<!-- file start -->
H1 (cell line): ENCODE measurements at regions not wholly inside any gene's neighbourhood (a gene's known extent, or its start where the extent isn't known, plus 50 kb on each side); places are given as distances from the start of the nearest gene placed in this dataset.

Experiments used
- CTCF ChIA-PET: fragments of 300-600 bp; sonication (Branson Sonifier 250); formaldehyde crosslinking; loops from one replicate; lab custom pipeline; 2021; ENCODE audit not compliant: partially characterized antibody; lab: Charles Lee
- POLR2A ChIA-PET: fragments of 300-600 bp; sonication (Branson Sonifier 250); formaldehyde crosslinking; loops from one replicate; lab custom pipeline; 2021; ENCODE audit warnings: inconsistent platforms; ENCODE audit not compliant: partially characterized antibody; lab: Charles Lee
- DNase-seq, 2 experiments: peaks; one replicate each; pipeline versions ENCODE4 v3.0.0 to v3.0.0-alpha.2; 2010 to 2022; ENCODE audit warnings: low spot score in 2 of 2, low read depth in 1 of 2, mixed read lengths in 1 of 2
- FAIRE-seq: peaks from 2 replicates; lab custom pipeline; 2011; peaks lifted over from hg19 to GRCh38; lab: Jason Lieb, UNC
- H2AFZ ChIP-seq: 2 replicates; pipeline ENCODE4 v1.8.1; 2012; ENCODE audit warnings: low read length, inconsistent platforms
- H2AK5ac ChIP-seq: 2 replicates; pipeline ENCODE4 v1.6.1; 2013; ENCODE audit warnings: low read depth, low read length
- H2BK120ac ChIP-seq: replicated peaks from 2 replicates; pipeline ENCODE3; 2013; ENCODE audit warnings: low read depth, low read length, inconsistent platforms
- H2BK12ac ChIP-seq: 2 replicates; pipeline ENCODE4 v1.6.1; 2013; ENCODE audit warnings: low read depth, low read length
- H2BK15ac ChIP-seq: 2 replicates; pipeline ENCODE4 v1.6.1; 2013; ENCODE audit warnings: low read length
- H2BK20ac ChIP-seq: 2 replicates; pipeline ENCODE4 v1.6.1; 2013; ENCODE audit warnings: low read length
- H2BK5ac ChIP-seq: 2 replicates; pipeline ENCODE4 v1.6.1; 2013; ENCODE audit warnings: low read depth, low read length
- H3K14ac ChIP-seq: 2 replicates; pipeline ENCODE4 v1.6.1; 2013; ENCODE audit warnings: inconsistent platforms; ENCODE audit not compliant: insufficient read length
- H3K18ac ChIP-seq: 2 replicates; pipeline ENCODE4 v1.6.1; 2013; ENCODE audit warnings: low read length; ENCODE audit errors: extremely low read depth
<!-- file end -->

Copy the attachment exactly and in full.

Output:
H1 (cell line): ENCODE measurements at regions not wholly inside any gene's neighbourhood (a gene's known extent, or its start where the extent isn't known, plus 50 kb on each side); places are given as distances from the start of the nearest gene placed in this dataset.

Experiments used
- CTCF ChIA-PET: fragments of 300-600 bp; sonication (Branson Sonifier 250); formaldehyde crosslinking; loops from one replicate; lab custom pipeline; 2021; ENCODE audit not compliant: partially characterized antibody; lab: Charles Lee
- POLR2A ChIA-PET: fragments of 300-600 bp; sonication (Branson Sonifier 250); formaldehyde crosslinking; loops from one replicate; lab custom pipeline; 2021; ENCODE audit warnings: inconsistent platforms; ENCODE audit not compliant: partially characterized antibody; lab: Charles Lee
- DNase-seq, 2 experiments: peaks; one replicate each; pipeline versions ENCODE4 v3.0.0 to v3.0.0-alpha.2; 2010 to 2022; ENCODE audit warnings: low spot score in 2 of 2, low read depth in 1 of 2, mixed read lengths in 1 of 2
- FAIRE-seq: peaks from 2 replicates; lab custom pipeline; 2011; peaks lifted over from hg19 to GRCh38; lab: Jason Lieb, UNC
- H2AFZ ChIP-seq: 2 replicates; pipeline ENCODE4 v1.8.1; 2012; ENCODE audit warnings: low read length, inconsistent platforms
- H2AK5ac ChIP-seq: 2 replicates; pipeline ENCODE4 v1.6.1; 2013; ENCODE audit warnings: low read depth, low read length
- H2BK120ac ChIP-seq: replicated peaks from 2 replicates; pipeline ENCODE3; 2013; ENCODE audit warnings: low read depth, low read length, inconsistent platforms
- H2BK12ac ChIP-seq: 2 replicates; pipeline ENCODE4 v1.6.1; 2013; ENCODE audit warnings: low read depth, low read length
- H2BK15ac ChIP-seq: 2 replicates; pipeline ENCODE4 v1.6.1; 2013; ENCODE audit warnings: low read length
- H2BK20ac ChIP-seq: 2 replicates; pipeline ENCODE4 v1.6.1; 2013; ENCODE audit warnings: low read length
- H2BK5ac ChIP-seq: 2 replicates; pipeline ENCODE4 v1.6.1; 2013; ENCODE audit warnings: low read depth, low read length
- H3K14ac ChIP-seq: 2 replicates; pipeline ENCODE4 v1.6.1; 2013; ENCODE audit warnings: inconsistent platforms; ENCODE audit not compliant: insufficient read length
- H3K18ac ChIP-seq: 2 replicates; pipeline ENCODE4 v1.6.1; 2013; ENCODE audit warnings: low read length; ENCODE audit errors: extremely low read depth